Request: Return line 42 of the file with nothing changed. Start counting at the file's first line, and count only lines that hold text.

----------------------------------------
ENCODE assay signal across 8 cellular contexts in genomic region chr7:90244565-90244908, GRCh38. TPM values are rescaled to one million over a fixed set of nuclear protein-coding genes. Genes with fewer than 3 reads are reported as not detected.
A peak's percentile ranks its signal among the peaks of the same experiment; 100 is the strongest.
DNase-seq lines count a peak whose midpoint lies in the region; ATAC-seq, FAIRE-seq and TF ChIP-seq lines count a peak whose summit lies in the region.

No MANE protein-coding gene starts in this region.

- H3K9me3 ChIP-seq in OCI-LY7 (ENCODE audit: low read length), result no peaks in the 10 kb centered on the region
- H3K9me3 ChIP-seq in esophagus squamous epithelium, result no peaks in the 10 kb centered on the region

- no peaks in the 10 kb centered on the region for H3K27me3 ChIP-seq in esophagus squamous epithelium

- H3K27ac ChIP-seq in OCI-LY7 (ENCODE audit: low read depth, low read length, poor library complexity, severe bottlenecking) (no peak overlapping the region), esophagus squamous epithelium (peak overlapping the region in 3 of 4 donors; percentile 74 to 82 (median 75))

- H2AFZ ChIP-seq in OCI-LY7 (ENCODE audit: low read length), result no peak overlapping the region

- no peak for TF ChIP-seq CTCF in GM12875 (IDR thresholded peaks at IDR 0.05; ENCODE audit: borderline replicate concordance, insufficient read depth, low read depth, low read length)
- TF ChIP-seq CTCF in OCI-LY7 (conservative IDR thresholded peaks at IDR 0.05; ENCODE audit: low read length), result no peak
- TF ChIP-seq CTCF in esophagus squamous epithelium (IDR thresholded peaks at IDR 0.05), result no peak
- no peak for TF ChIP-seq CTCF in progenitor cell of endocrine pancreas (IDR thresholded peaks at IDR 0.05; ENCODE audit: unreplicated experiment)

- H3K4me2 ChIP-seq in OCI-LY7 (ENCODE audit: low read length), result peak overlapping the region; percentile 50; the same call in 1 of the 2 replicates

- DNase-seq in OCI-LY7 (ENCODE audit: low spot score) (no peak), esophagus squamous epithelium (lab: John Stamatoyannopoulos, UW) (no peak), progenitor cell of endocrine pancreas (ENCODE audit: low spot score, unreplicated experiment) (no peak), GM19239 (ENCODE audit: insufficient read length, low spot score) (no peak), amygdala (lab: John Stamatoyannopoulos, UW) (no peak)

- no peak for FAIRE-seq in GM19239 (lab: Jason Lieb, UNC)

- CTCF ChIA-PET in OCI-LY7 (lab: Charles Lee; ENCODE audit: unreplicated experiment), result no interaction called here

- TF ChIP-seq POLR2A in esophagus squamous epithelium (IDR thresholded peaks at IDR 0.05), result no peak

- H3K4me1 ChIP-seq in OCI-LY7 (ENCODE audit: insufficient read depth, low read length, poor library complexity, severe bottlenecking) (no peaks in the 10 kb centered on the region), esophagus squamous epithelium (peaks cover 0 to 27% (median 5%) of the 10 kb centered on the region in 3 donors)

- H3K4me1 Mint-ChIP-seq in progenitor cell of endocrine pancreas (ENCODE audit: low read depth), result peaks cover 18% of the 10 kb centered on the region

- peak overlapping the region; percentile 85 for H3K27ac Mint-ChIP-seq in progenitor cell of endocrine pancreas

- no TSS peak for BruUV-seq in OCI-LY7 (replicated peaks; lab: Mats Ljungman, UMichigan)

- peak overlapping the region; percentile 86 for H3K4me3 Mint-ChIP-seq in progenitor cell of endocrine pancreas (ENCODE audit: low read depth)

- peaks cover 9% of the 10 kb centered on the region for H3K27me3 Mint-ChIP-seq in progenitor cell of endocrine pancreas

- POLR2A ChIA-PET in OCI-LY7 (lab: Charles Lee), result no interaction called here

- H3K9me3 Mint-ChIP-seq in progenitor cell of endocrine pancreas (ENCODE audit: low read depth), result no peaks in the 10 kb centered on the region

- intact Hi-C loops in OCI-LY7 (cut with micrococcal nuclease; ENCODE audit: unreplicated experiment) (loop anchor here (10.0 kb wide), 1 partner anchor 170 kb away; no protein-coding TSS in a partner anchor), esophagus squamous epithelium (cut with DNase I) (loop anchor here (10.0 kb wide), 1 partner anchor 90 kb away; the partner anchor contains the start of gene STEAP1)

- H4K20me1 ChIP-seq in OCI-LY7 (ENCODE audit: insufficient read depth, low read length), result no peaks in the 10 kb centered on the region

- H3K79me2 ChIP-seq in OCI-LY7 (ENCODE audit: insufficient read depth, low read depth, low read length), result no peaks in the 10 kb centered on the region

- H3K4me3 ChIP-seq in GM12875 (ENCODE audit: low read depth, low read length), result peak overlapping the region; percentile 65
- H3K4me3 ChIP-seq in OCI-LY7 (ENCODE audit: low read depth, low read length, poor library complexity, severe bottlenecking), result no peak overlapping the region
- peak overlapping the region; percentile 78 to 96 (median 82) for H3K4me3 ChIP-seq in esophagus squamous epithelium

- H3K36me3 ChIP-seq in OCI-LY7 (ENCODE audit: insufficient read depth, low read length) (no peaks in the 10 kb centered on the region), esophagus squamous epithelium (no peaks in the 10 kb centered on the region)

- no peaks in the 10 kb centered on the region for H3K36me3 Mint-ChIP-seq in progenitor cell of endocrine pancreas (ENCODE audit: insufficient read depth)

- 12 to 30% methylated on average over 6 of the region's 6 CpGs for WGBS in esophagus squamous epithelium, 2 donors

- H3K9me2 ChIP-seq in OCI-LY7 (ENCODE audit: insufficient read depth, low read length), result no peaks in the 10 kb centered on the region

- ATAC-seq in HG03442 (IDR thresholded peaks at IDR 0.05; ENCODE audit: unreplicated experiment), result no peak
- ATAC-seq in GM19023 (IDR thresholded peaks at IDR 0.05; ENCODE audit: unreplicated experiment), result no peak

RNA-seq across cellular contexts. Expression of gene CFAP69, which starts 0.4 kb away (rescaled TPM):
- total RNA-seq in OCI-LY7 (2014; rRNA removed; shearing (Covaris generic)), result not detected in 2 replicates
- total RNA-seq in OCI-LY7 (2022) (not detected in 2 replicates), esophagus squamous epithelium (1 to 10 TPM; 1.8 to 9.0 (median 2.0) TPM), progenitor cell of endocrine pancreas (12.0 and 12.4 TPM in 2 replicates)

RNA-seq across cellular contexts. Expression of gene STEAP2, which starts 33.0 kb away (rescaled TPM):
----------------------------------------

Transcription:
RNA-seq across cellular contexts. Expression of gene STEAP2, which starts 33.0 kb away (rescaled TPM):